Monitoring hazel dormice at RSPB’s Broadwater Warren

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Restoring Broadwater Warren

Broadwater Warren – a 180ha nature reserve – was acquired by the RSPB in 2007. It’s a remnant of Waterdown Forest, a medieval hunting forest in the High Weald where, historically, the landscape would have been open heath with pockets of woodland. RSPB’s aim was to restore rare lowland heath and woodland clearing the areas being managed as commercial conifer plantation. Decades of seeding, thinning and cutting decimated the heathland, sparing just a few fragments of woodland. Between 2010 and 2016 the restoration work involved clear-felling 85 hectares of conifer to allow the heathland to regenerate. In the woodland, the remaining conifers were thinned to create a mixed woodland, whilst areas of sweet chestnut and birch were coppiced to encourage re-growth and the development of an understorey.

Installing dormouse nest boxes

Monitoring hazel dormice at RSPB’s Broadwater Warren
Nest boxes were put up in Broadwater Warren in 2010, the first year habitat restoration work began.

One of the first surveys carried out – using nest tubes – showed that dormice were present across the reserve, but in isolated populations. Nest boxes were put up in 2010, the first year habitat restoration work began. Roger Trout of Rabbitwise-Plus advised us where to put the nest boxes and where to carry out the woodland restoration work to maximise benefit for the dormice. Roger envisaged creating a dormouse metapopulation through habitat work that would lead to the isolated populations becoming connected. Almost 180 boxes were put up across the reserve linking areas where dormice were first identified. Some of the boxes were put in unsuitable habitat so we could monitor whether our habitat improvements encouraged dormice to move in. It will be several years before some of the areas become suitable, but there has already been success in two areas, where thinning of mature conifers has changed the habitat and we’ve found dormice using the boxes.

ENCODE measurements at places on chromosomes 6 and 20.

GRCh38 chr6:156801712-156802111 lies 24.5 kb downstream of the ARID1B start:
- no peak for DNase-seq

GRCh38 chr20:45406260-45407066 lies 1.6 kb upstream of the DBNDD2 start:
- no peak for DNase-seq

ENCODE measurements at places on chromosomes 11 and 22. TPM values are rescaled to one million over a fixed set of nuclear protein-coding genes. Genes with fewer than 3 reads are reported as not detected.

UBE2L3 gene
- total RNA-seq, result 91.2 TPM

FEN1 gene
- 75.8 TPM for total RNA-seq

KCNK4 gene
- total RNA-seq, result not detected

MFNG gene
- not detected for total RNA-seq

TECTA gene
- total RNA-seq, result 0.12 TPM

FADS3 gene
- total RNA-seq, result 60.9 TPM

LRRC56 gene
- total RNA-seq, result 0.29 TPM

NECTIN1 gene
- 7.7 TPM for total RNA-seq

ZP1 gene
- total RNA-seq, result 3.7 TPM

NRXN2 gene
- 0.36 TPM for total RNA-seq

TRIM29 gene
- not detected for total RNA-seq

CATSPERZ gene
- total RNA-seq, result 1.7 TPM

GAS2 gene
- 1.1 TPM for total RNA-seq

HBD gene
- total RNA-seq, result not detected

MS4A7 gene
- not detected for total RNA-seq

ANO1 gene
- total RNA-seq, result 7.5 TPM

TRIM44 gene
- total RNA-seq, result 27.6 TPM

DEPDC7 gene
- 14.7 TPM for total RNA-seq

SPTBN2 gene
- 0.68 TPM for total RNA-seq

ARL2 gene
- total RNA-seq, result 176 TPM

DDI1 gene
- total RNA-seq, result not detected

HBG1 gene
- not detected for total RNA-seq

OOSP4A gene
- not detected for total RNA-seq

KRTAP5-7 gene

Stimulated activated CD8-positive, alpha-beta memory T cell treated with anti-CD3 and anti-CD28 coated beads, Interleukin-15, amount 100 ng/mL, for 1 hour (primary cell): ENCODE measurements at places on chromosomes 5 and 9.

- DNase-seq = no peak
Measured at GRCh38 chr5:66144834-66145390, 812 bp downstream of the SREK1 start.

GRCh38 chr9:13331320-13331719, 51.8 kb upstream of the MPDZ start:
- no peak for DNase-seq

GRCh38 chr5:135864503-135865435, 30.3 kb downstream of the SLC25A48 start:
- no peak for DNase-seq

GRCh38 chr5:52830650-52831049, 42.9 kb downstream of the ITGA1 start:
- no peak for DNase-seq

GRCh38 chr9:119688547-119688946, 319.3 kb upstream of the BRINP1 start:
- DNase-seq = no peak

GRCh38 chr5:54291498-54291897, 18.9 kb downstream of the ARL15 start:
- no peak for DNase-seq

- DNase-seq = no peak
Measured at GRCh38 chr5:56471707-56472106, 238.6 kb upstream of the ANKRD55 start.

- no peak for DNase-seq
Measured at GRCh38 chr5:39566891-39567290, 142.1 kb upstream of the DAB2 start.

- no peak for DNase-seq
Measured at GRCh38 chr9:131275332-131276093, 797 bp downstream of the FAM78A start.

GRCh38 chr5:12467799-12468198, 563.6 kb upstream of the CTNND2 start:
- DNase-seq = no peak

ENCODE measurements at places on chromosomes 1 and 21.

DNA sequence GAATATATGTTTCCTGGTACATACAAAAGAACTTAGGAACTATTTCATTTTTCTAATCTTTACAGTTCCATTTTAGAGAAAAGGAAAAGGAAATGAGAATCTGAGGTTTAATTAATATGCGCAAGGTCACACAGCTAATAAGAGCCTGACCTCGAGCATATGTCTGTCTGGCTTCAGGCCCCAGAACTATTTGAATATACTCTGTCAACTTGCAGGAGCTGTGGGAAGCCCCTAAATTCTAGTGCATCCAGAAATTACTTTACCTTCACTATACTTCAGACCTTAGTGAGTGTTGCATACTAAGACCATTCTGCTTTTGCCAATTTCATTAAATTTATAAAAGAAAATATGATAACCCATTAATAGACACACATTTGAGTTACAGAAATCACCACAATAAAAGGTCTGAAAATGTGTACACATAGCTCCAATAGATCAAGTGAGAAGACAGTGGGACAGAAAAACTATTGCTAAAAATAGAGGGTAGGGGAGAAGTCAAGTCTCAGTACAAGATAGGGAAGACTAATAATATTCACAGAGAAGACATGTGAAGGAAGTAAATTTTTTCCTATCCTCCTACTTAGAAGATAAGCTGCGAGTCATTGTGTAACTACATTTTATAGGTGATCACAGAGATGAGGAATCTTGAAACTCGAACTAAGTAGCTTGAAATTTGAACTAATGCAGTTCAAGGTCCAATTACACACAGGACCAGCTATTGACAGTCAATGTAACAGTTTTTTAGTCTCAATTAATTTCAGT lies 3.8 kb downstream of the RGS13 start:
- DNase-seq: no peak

The thinning of mature conifers has changed the habitat and dormice have already been found using the boxes.

A gradual decline in dormouse evidence

However, dormice have disappeared from parts of the reserve where they were recorded at the beginning of the monitoring programme. On the eastern side, where we’ve noticed extensive deer browsing of coppiced sweet chestnut and birch, we no longer find evidence of dormice. The impact of the browsing is stark as can be seen in the images below where temporary deer fencing, erected in 2020, has enabled the regrowth to flourish, compared with the heavily browsed area around it.

Temporary deer fencing, erected in 2020, has enabled the regrowth to flourish.

It isn’t practical or feasible to fence larger areas of the woodland, so culling of fallow deer began at the end of 2021. A deer population count suggested that fallow deers numbers were unsustainably high, so stalking was introduced to reduce their number and to move them around the site and into the wider landscape – where their impact can be better absorbed over a larger area. It’s hoped that these two deer management measures will help restore suitable dormouse habitat in the worst-affected areas, by allowing coppice stools to regrow and an understory to develop.

The monitoring results at Broadwater closely mirror those of the State of Britain’s Dormice 2019 and show a gradual overall decline in the population. Similarly, 2014 was a good year and 2016 particularly bad. Numbers bounced back in 2017, but subsequent years haven’t been good as can be seen from the figure showing the percentage of boxes used.

The footage below shows an annual time-lapse of the nest boxes where dormouse evidence has been recorded. It clearly shows the loss of dormice from the eastern side of the reserve, but also some success with dormice starting to fill gaps as a result of habitat improvement.

Broadwater is far from a typical site for dormice and checking 178 boxes across such a large site is hard work. But there’s a lot of satisfaction to be had from finding a dormouse, or even a nest, especially in those areas which have developed as links between the populations. It’s a real concern that we have witnessed the loss of dormice in parts of the reserve. However, there’s also hope that the habitat improvement efforts of the staff and dedicated volunteers will be rewarded in time and we’ll see dormouse thriving across the reserve.   


Written by Alan Loweth, with help from Phil Henderson, Warden for the Weald Reserves, and Andy Daw, Weald and Heaths Sites Manager.

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